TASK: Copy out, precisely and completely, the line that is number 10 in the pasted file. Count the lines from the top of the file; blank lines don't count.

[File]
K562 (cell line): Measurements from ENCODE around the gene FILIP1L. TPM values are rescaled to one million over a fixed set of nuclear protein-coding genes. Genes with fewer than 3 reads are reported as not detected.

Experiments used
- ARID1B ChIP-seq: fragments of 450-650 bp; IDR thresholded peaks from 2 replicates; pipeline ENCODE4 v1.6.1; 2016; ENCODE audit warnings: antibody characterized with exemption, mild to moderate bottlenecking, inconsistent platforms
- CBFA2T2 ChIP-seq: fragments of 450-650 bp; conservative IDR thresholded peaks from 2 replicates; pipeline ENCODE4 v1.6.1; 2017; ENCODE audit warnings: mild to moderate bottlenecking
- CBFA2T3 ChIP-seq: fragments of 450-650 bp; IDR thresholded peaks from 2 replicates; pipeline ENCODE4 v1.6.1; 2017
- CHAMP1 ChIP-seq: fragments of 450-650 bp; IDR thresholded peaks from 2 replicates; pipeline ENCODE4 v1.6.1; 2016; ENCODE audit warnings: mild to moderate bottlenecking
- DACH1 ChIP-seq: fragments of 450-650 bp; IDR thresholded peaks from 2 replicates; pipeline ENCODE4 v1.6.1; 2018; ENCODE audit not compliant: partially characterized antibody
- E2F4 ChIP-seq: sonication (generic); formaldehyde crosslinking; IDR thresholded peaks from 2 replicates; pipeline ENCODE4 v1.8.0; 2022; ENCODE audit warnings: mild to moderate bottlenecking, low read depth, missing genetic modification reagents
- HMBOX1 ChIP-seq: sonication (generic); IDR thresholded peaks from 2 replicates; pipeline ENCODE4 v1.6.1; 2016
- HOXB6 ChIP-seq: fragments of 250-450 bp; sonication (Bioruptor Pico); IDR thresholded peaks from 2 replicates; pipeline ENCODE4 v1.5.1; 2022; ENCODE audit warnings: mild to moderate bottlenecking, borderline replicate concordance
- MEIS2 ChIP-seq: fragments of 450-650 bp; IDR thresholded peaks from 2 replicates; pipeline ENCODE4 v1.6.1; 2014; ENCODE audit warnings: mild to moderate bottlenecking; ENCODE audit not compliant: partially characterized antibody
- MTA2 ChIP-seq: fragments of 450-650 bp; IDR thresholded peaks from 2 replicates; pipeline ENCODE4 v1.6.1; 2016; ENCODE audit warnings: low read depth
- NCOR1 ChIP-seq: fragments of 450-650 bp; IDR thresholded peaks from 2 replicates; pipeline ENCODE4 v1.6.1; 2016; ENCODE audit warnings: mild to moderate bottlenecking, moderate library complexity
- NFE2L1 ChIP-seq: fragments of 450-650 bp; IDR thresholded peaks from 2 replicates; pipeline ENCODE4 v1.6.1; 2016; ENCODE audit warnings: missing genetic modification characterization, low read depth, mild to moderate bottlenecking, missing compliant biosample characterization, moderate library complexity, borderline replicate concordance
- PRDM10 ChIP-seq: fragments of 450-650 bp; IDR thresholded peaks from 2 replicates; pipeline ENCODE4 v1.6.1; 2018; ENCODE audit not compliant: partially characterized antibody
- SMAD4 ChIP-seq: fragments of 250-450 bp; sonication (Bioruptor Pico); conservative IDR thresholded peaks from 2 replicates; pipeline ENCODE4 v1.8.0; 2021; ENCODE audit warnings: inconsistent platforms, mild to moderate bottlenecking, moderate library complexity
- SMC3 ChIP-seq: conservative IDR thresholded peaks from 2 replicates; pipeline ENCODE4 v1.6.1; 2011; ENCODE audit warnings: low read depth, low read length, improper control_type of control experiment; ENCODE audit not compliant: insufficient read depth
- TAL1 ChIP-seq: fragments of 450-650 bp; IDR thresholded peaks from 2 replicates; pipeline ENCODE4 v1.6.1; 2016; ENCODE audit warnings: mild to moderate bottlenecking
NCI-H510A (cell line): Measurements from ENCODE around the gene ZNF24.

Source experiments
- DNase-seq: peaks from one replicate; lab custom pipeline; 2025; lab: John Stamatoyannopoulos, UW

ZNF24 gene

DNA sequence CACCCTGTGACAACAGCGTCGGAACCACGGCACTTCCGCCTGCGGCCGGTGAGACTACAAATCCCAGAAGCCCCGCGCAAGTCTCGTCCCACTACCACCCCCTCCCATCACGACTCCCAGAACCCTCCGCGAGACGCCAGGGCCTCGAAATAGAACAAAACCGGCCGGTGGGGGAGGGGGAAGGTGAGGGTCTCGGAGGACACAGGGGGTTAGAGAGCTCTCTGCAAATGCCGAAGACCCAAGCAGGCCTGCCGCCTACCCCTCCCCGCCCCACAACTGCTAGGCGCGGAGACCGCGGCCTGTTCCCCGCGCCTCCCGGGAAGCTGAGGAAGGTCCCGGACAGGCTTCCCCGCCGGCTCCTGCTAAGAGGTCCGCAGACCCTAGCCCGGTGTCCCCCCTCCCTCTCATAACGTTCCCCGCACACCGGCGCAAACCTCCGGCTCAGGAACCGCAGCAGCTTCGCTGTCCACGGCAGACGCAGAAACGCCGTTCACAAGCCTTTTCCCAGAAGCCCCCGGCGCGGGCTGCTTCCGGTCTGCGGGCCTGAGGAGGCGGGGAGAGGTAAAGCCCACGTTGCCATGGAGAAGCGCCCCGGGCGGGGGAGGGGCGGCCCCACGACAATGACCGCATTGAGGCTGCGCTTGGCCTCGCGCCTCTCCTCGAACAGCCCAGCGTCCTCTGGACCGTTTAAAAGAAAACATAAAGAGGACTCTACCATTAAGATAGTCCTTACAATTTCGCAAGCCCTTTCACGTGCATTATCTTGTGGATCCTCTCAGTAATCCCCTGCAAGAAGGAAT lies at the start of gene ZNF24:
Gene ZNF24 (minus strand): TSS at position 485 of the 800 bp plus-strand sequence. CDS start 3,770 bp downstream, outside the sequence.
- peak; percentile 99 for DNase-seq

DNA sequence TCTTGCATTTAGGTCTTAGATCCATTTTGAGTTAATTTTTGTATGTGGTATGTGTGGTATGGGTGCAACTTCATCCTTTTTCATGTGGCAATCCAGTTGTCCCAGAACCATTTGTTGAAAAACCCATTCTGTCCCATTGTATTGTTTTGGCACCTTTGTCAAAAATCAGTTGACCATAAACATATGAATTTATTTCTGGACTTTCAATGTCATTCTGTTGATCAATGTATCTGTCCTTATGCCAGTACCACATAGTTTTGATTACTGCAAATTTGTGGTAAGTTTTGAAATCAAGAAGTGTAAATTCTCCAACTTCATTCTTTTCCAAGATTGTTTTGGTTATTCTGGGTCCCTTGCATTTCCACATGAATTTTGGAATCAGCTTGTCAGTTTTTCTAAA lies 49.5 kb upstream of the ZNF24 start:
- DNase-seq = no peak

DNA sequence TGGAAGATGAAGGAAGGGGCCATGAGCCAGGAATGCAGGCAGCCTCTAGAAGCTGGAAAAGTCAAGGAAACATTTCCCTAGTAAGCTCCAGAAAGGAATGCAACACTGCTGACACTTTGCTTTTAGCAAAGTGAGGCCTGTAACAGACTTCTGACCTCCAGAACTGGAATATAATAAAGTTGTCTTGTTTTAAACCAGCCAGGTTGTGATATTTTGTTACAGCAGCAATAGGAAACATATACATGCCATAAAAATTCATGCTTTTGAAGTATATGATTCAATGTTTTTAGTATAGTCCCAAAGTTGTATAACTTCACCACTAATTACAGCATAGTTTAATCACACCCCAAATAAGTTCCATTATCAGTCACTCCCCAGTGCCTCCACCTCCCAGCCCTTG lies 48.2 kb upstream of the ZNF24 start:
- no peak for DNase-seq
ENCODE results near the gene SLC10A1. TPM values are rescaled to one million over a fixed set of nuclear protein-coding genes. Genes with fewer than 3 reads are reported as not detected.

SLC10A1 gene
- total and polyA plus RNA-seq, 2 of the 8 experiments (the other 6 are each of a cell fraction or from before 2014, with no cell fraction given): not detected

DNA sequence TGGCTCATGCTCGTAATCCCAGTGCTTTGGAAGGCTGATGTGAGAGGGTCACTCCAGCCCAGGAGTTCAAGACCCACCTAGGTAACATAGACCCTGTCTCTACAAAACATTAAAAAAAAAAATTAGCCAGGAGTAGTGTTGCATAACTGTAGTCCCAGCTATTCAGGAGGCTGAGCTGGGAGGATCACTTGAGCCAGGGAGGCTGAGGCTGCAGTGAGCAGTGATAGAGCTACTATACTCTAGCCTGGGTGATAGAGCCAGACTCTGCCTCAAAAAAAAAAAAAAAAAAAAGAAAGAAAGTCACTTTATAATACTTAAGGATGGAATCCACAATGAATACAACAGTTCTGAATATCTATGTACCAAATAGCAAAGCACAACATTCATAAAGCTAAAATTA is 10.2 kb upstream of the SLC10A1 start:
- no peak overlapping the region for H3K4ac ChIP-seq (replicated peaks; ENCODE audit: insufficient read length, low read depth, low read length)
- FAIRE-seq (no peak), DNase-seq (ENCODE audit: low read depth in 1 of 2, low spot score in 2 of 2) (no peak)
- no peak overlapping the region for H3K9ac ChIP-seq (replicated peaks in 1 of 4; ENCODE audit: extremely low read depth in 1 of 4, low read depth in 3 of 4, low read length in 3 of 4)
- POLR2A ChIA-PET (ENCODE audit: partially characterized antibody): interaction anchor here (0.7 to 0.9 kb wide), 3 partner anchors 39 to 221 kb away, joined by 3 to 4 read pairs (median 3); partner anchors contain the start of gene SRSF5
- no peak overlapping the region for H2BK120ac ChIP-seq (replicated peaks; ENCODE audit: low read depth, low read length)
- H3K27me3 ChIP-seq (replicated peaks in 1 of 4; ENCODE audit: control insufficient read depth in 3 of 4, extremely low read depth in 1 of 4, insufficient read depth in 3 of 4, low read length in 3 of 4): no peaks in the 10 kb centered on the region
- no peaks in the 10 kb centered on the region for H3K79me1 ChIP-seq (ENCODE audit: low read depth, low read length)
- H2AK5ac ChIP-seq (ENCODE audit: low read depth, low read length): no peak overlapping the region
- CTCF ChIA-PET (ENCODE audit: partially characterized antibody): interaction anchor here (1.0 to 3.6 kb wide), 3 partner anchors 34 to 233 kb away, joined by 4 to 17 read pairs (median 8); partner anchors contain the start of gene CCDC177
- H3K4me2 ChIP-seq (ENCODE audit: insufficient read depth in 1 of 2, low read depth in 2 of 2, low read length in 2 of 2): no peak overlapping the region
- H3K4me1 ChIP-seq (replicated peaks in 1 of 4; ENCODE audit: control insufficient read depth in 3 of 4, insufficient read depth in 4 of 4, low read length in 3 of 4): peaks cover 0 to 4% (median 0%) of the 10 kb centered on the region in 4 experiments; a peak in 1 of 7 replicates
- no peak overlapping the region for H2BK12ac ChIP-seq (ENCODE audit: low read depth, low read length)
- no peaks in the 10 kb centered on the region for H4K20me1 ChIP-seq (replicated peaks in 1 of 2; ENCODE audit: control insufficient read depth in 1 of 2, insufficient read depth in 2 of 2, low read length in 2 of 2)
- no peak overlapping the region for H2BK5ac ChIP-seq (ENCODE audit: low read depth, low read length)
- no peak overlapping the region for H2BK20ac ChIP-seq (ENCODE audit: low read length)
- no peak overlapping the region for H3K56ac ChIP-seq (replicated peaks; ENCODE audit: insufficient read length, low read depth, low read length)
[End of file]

- HOXB6 ChIP-seq: fragments of 250-450 bp; sonication (Bioruptor Pico); IDR thresholded peaks from 2 replicates; pipeline ENCODE4 v1.5.1; 2022; ENCODE audit warnings: mild to moderate bottlenecking, borderline replicate concordance